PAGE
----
Tag: Monitors

The Overhead Versus Headrest Monitor Video System Rumble

It’s the age old question, do I get a headrest monitor or a flip down monitor? How do you decide on how to invest your money? Which system is going to be more practical or more awesome?

Well one of the first questions you should be asking yourself is, who’s going to be using the screen and what kind of car is it going into? Do you have a sedan and drive around with people in your back seat who argue and can’t agree on the exact color the sky is let alone what movie to watch? Well then you might want to check out dual DVD player head rest monitors. Give them some headphones and enjoy the peace and quiet while they each watch their own separate movie or even listen to separate music than what you have going in your car.

Ok so maybe you have an Escalade or a Denali or a Suburban or any other vehicle with three rows of seats. Well swapping out all of those headrests can be costly and impractical so you might want to go with an overhead monitor. This way you can get a nice big screen and more people can watch without you having to replace four headrests. And hey, while you’re at it, go have yourself a tailgate party or a beach trip and pop open the back and keep everyone entertained. You’re sure to impress and be the life of the party. And if you’re impressing and entertaining, that means you don’t have to bring the drinks and food.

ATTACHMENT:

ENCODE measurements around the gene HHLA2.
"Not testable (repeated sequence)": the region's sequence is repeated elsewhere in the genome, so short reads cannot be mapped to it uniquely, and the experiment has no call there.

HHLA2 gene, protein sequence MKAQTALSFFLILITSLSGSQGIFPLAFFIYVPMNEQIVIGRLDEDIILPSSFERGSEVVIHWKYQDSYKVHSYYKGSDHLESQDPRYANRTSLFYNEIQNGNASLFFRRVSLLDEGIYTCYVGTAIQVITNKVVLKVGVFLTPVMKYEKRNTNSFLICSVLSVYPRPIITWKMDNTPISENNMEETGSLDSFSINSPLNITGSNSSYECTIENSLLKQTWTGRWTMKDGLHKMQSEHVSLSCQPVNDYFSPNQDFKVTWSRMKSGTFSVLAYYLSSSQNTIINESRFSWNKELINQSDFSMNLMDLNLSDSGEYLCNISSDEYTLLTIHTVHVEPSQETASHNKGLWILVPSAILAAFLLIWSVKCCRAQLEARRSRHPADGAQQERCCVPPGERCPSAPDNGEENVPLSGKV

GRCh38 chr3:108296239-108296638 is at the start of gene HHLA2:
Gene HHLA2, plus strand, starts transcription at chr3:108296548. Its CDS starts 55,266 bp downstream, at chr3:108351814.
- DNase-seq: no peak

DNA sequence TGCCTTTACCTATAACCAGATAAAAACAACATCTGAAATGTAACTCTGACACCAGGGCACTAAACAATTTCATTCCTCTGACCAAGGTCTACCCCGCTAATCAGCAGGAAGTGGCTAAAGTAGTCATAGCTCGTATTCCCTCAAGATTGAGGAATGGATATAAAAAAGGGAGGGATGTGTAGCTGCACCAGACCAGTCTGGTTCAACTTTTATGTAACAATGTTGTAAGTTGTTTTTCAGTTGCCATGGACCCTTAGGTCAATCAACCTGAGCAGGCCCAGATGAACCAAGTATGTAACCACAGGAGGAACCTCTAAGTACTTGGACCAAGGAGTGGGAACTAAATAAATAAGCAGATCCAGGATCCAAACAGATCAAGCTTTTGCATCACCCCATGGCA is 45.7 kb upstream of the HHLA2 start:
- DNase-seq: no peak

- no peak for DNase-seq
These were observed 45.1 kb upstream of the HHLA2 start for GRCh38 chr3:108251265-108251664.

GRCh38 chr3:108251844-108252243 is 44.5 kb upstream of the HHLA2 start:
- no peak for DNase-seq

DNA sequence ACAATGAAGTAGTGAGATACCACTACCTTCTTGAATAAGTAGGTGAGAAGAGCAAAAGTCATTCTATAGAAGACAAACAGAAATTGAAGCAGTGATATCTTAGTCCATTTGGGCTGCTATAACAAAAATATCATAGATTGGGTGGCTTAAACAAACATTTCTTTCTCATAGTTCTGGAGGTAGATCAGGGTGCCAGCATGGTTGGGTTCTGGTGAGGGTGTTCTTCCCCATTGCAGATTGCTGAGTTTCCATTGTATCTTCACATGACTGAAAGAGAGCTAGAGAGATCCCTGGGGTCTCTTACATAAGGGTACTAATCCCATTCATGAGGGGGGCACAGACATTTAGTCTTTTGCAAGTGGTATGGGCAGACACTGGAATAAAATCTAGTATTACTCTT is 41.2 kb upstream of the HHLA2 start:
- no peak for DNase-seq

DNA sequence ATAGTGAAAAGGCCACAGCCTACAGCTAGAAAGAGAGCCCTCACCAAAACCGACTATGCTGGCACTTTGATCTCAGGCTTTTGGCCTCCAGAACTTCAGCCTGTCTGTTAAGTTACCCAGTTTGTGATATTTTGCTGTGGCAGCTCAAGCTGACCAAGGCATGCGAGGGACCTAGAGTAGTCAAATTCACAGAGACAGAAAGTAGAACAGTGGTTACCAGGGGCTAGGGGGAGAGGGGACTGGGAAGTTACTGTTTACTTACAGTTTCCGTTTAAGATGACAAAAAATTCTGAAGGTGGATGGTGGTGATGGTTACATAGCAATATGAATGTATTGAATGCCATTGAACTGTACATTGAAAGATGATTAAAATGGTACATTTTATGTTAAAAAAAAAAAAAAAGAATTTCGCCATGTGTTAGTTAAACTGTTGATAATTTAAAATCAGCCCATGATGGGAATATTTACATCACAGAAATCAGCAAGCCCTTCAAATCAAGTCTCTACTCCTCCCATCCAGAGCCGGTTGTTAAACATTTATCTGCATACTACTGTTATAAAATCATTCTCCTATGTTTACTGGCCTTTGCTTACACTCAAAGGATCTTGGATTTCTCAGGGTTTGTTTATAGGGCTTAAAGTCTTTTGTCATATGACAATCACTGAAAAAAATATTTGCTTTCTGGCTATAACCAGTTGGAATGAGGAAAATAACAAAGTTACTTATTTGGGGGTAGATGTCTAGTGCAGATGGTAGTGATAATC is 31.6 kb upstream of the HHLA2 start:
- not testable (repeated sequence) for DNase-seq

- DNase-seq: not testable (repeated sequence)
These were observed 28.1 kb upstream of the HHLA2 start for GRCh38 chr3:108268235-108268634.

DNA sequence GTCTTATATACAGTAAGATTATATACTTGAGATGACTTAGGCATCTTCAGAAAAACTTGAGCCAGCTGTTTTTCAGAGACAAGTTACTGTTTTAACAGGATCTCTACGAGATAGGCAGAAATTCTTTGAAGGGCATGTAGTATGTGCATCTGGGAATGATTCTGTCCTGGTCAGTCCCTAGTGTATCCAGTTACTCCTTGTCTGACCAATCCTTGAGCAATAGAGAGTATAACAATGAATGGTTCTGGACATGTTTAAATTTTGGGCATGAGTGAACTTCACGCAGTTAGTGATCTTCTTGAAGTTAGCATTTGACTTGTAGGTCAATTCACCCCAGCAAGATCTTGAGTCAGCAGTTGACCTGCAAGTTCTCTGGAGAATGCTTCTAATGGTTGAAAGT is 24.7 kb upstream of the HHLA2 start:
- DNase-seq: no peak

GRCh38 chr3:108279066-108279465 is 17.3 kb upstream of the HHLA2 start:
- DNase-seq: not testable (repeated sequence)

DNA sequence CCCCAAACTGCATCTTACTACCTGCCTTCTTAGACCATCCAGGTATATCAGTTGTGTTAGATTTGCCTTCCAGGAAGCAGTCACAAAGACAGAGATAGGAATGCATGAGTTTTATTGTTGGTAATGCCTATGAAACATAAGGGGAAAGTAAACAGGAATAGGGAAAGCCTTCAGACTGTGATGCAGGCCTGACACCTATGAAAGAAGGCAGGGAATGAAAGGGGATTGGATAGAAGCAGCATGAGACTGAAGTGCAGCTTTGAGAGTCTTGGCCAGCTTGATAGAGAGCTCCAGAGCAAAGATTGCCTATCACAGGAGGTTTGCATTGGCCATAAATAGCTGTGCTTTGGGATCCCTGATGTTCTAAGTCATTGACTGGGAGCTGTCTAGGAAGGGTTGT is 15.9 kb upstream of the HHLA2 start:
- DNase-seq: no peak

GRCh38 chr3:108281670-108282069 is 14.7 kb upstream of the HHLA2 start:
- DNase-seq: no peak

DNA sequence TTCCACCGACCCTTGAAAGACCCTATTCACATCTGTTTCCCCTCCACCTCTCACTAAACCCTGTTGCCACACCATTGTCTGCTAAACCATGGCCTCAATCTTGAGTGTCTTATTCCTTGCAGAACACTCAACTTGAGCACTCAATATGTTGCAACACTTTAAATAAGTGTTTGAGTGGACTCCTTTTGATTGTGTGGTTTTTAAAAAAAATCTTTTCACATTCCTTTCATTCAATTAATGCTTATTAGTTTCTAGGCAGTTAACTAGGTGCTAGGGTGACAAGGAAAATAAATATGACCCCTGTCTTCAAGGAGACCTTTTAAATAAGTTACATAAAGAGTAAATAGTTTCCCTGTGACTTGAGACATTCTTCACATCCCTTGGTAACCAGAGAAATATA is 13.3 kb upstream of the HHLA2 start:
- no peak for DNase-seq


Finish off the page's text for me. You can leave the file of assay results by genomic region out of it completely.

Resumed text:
Since a 21” flip down screen might not be the best idea if you have a smaller car, you’re free to try of course but good luck, a headrest monitor would probably be the way to go.

So you’re the person who wants a perfect color match in your ride and everything has to perfect in your car, and who could blame you, if you’re willing to spend the extra cash on a higher end headrest monitors like the ones from CarShow or Vizualogic, you can get custom matched colors that are designed specifically for your year, make and model. This way you know you won’t have to worry about the headrest being a charcoal black when your interior is a slightly darker charcoal black.